Although fire has proven an effective tool in efforts to maintain and restore prairies, it should be emphasized that we’re still learning how best to use it. For example, some seventy-five percent of all the species of organisms found in a prairie are insects or their close relatives. Many of these creatures overwinter in the dead stems of prairie plants, and are thus wiped out in a burn. This loss may not have constituted a disaster back when the size and make-up of prairies guaranteed sufficient insect populations to re-colonize burned areas. But in today’s highly fragmented landscape, where prairie remnants and restorations are small and disconnected, it takes careful planning to ensure that there are bugs enough nearby to truly bring a prairie back to life.

And bringing the prairie back to life—even if it’s in a small way—is the goal of the prairie fires we set today.

Thursday, March 23, 2006

Urbana's Big Grove Oaks

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When we think about the landscape of central Illinois prior to European settlement we tend to think “prairie:" tall grasses and wild flowers adapted to life in unevenly drained soil subject to burning on a fairly regular basis.

And prairie is most of the story. But it is not the whole story.

Groves of trees intruded on the prairie here and there, especially on the eastern edges of rivers and streams, which created natural breaks to prairie fires driven by winds from the west.

Such groves were dominated by fire-resistant species of oak, and interspersed with hickory, ash, walnut, sugar maple and linden trees as well.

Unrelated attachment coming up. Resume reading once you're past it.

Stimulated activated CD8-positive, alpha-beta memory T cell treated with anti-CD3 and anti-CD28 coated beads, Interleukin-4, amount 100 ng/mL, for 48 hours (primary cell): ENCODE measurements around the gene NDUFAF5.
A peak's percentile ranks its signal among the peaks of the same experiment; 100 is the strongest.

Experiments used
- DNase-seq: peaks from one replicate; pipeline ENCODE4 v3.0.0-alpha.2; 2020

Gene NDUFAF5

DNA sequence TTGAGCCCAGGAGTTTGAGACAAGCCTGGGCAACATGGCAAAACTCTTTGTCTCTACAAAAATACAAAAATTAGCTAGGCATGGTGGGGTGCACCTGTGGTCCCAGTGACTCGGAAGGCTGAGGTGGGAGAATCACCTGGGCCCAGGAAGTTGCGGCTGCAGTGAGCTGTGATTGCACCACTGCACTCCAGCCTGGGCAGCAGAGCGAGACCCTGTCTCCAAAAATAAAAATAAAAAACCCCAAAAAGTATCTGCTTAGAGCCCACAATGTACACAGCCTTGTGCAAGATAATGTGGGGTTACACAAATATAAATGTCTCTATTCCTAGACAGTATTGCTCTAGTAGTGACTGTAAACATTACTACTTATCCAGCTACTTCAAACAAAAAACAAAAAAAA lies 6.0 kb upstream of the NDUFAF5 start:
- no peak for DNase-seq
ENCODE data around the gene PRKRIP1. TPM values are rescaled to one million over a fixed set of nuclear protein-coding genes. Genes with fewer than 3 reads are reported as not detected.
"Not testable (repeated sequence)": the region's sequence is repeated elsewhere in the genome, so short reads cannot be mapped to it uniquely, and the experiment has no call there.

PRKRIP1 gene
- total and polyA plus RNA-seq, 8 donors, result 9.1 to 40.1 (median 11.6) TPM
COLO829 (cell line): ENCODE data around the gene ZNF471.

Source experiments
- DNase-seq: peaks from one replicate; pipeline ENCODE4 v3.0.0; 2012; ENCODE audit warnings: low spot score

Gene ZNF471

Prairie groves were quite hospitable to humans compared to the prairie itself, offering game, shelter, and respite from some of the discomforts of life in the open. They were preferred sites for Native American villages, and the first places to be settled by Americans of European descent coming from the east.

One of the largest of these timbered areas in our region was called by settlers of the early nineteenth century the Big Grove.

As it was mapped in the original survey of the area in 1821, the Big Grove covered about 10 square miles. Its western edge roughly paralleled the Saline Branch, the stream that drops into Urbana from the north and runs through Busey Woods and Crystal Lake Park before turning east toward St. Joseph. Along its southern edge the Big Grove extended to about where Urbana’s Main Street runs today.

If you’re familiar with Urbana and the locales just north and east of the City, you know there’s no forest left that would merit the name, “Big Grove,” most of the wood from those trees having gone into houses, fences, farm implements and fires long ago.

But here’s the cool thing. Some trees that began life in the Big Grove still stand in Urbana today.

You can touch them. Heck, you can hug them. They’re the kind of trees that elicit that response from people.

Near the corner of East Main and Maple Streets, a Bur Oak that predates the Declaration of Independence rises more than eighty feet from the yard outside Long’s Garage. This tree’s limbs spread as wide as it is tall, which tells us that it grew up in a relatively open area, the meeting zone between woodland and prairie.